5 Fitness Myths That Are Responsible For Thousands Of Fitness FailuresUnfortunately, many people are misinformed and are also misled by the many promises of the weight loss industry. Everywhere you look, you see or hear of people promising “Dramatic Weight Loss” with products such as “The Fat Trapper”, or “Exercise in a Bottle”.
Then you also have the hundreds of diets out there such as “The Zone”, “Sugar Busters” or “The Atkins Diet”. I’m sure you have heard of many of these yourself. You might have even tried some of them. Unfortunately, these products and diets are not the quick fix, or the miracles they are portrayed as. They are also usually very dangerous.
Below are some common misconceptions among people with regard to exercise and nutrition.
1. You need to exercise to burn fat.
The truth is you don’t gain body fat because of a lack of exercise. You gain it because your blood sugar levels exceed what you are using. Basically, you are eating too many calories at one time.
2. Your metabolism slows down once you hit 30.
WRONG! Actually, hundreds of research studies have shown that the slow down in metabolism is due to a loss of muscle tissue. And the loss of muscle tissue is directly related to a lack of hard physical activity!
3. Pasta and bread are fattening.
Anything is fattening! Lettuce can be stored as fat! Any food or drink, which contains calories, can be stored as body fat if it causes your blood sugar levels to exceed what the body needs at that time. Bread and pasta are actually great sources of complex carbohydrate! The key is how much you eat and when you eat it.
4. Eating after 7pm will make you fat.
Absolutely false! It all depends on whether or not the body needs that amount of calories at that time. Keep in mind your body is constantly burning calories, 24 hours per day, just the amount varies.
5. Strength training will make you bulk up.
Another NO! It seems as if mostly women are concerned with this one. Muscle size is primarily affected by genetics and hormone production; therefore, most women don’t have the potential to build very large muscles.
Muscle burns calories, so the more muscle you have, the more calories you burn which makes easier to burn fat and harder to gain it!
By no means is this a complete list! There are so many I could write a whole book just about them. The key is in education, but not by reading fitness magazines!
by Jesse Cannone CFT, CPRS, CSPN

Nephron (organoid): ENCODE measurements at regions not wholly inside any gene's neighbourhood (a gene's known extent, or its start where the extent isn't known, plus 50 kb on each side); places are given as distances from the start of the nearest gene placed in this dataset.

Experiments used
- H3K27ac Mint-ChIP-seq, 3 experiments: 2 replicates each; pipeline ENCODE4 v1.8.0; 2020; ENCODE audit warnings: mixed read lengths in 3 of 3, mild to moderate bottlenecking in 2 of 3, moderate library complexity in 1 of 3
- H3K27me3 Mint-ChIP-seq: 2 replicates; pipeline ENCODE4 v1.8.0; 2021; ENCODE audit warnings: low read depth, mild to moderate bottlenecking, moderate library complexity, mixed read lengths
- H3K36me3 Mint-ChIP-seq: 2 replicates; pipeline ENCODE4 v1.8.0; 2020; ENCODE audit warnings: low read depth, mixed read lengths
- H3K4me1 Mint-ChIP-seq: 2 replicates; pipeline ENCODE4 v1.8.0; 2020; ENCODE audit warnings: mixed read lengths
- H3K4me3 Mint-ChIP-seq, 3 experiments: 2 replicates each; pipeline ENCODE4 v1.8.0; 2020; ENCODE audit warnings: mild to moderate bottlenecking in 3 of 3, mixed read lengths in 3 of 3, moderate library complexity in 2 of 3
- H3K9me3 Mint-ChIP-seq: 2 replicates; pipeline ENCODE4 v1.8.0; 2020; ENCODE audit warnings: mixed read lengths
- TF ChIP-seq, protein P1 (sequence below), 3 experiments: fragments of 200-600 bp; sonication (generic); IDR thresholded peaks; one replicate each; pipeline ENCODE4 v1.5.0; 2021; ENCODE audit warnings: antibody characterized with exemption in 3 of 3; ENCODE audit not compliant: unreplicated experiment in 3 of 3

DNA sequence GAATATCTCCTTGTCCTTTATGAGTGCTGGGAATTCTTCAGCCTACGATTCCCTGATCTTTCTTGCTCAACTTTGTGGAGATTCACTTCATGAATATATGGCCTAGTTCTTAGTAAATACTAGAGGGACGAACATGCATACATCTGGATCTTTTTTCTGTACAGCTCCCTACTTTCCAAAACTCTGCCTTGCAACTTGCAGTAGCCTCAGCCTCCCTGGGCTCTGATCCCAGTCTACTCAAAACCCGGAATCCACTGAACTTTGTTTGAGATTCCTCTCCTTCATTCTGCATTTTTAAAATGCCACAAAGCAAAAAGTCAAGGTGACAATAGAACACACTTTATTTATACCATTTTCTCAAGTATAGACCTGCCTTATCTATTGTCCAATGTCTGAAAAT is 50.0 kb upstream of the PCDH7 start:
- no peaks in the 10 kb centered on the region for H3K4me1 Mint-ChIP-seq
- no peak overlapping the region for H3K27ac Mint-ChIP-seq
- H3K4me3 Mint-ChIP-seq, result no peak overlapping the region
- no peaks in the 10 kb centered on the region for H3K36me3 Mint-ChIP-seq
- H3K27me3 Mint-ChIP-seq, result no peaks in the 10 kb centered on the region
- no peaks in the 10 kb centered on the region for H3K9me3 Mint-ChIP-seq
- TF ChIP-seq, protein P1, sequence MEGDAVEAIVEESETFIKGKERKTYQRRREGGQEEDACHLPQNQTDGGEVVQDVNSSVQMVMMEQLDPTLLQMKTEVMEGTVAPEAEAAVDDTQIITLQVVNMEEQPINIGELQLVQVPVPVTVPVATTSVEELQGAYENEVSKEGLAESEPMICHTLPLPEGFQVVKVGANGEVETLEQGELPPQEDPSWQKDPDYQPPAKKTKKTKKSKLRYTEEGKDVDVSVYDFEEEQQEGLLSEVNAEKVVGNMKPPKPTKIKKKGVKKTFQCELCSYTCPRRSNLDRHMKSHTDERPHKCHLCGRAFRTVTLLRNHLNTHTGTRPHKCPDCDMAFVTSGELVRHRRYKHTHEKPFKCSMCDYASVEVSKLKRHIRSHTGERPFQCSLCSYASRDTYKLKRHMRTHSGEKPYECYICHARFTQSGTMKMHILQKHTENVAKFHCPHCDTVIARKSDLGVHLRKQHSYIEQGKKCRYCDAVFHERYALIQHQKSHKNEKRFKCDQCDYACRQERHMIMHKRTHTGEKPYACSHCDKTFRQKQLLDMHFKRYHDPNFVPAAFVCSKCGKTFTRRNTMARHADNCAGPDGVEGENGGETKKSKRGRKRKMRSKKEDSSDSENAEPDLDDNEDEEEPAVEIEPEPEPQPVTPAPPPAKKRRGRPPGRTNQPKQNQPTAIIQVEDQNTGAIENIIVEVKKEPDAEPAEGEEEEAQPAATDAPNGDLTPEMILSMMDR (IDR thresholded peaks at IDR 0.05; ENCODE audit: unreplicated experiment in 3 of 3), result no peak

- 03-05-2012, 10:28 AM #2
Your muscles use stored fat to break down for energy. The more muscles you have, the more calories you burn. The more fat you have, the less calories you burn. When you work out and when you weight train, you will gain some weight but it's muscle and not fat. Even when you work out, the more muscles you have, the better your body can burn off calories.
As for the bulking up thing, women won't be as big as Ice was from the American Gladiators without some steriods.
One thing I hated about all of these fad diets (Atkins, South Beach and now the gluten free one) is that it restricts what you can and can't eat. Any diet that does that is a fad diet. A true diet gives you a mix of all foods from fresh fruits and veggies to bread and pasta. The food pyramid is there for a reason. My aunt was a dietician for a number of years and hated when people said they were on the Atkins diet or something similar.
If you want to lose weight, burn more calories than you take in. Plain and simple. Just like the article said - any food can make you fat from cheeseburgers to eating lettuce day in and day out. If you eat lettuce and sit at home and watch TV all day, you will get fat. You can pull a Jared from Subway and eat there all day long and lose weight or you can do it like the rest of us do and that is think about what you eat and exercise.
I downloaded the My Fitness Pal app and have been tracking my calorie intake and my exercise and have already lost about three pounds in under a week just by watching what I eat - but not changing what I eat. If anyone wants to add me as a friend within the app, my MFP username is my forum username. The app is great. It lists a ton of foods with their calories plus all sorts of exercises and how many calories you burn. It's even got a listing for brushing my horses and walking up stairs.
- 03-05-2012, 02:55 PM #3
Very good post. There are so many myths out there and it is just sad to hear them perpetuated. And even when you point them out to people and provide them the resources to learn it for themselves they still often continue to embrace the myths.
#5 is a huge one for women. My wife will not do p90x with me because she "doesn't want to buik up." Then she complains about not having defined shoulders or calves etc. One day she'll understand. Hopefully.
- 05-25-2012, 04:26 PM #4
- 05-29-2012, 01:59 PM #5